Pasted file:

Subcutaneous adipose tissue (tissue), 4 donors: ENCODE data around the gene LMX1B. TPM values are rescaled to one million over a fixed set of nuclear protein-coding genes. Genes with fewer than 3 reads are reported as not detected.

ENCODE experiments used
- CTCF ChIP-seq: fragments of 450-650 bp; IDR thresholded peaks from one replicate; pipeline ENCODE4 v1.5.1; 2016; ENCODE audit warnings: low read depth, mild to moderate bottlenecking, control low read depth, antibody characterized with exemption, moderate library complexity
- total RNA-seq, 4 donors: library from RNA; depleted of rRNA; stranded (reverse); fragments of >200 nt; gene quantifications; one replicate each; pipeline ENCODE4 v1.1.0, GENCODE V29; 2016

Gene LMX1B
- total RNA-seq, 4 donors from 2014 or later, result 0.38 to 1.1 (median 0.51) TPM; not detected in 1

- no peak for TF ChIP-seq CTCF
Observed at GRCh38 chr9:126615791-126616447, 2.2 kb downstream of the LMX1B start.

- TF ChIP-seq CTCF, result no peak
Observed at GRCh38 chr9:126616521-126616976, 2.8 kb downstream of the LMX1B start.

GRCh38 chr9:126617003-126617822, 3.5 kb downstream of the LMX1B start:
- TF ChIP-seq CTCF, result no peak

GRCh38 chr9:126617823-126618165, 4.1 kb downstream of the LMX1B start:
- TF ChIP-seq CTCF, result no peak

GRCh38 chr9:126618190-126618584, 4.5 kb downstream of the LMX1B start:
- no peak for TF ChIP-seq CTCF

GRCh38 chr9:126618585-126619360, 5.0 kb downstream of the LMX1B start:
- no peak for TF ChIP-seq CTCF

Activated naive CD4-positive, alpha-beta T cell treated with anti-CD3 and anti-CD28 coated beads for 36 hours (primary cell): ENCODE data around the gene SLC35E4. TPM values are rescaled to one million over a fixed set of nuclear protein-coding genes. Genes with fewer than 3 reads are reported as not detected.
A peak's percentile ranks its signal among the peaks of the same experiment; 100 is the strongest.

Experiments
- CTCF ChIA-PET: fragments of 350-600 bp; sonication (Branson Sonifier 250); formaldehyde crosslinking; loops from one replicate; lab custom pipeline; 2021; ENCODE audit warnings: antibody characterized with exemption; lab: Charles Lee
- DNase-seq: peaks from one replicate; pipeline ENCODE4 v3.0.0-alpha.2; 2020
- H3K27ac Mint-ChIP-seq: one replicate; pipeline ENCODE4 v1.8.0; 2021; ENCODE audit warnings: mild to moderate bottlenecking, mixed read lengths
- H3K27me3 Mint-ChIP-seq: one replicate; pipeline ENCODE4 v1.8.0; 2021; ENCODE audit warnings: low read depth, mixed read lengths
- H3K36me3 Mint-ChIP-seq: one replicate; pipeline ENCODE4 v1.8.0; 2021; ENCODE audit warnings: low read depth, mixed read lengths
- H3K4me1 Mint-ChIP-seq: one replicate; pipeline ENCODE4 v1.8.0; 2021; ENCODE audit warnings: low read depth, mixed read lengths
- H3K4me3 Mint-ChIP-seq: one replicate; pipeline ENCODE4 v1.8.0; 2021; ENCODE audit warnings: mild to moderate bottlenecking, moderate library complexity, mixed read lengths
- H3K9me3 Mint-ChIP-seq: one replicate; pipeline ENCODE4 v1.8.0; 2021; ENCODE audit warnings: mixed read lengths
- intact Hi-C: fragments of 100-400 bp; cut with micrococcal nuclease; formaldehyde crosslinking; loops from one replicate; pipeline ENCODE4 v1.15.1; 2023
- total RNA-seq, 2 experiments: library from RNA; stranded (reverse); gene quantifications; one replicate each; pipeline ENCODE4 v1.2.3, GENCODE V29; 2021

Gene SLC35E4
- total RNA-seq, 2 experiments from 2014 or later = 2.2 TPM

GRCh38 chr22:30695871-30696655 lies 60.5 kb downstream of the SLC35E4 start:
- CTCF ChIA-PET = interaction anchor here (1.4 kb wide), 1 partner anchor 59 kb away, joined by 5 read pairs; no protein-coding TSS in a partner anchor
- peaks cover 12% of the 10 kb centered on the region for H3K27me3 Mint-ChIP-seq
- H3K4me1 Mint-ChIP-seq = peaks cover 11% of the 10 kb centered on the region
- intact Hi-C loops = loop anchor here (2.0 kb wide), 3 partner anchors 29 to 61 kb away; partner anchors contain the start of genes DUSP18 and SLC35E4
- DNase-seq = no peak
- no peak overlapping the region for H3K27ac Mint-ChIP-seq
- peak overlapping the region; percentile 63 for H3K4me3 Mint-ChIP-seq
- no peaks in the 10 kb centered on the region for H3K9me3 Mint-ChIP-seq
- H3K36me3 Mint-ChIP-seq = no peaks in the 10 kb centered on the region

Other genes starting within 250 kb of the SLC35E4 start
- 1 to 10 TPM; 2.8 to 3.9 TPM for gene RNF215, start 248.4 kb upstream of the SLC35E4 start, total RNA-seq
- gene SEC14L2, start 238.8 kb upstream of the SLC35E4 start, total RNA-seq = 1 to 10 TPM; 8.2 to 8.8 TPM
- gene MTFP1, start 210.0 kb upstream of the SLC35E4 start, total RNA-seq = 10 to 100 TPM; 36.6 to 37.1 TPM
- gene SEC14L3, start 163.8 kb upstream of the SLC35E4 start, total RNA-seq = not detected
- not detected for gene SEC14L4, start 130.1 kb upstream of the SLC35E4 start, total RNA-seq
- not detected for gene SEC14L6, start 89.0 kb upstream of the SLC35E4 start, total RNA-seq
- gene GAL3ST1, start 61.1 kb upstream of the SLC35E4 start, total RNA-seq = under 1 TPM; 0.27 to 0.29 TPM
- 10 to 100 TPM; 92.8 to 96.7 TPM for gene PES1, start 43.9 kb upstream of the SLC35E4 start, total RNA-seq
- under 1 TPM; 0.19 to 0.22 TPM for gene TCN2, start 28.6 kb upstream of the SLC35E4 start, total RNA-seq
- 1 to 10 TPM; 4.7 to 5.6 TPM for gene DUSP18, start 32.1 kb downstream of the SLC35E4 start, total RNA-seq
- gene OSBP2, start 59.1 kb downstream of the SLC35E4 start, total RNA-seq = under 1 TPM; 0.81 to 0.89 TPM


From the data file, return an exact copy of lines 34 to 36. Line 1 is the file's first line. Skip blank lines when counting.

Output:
GRCh38 chr22:30695871-30696655 lies 60.5 kb downstream of the SLC35E4 start:
- CTCF ChIA-PET = interaction anchor here (1.4 kb wide), 1 partner anchor 59 kb away, joined by 5 read pairs; no protein-coding TSS in a partner anchor
- peaks cover 12% of the 10 kb centered on the region for H3K27me3 Mint-ChIP-seq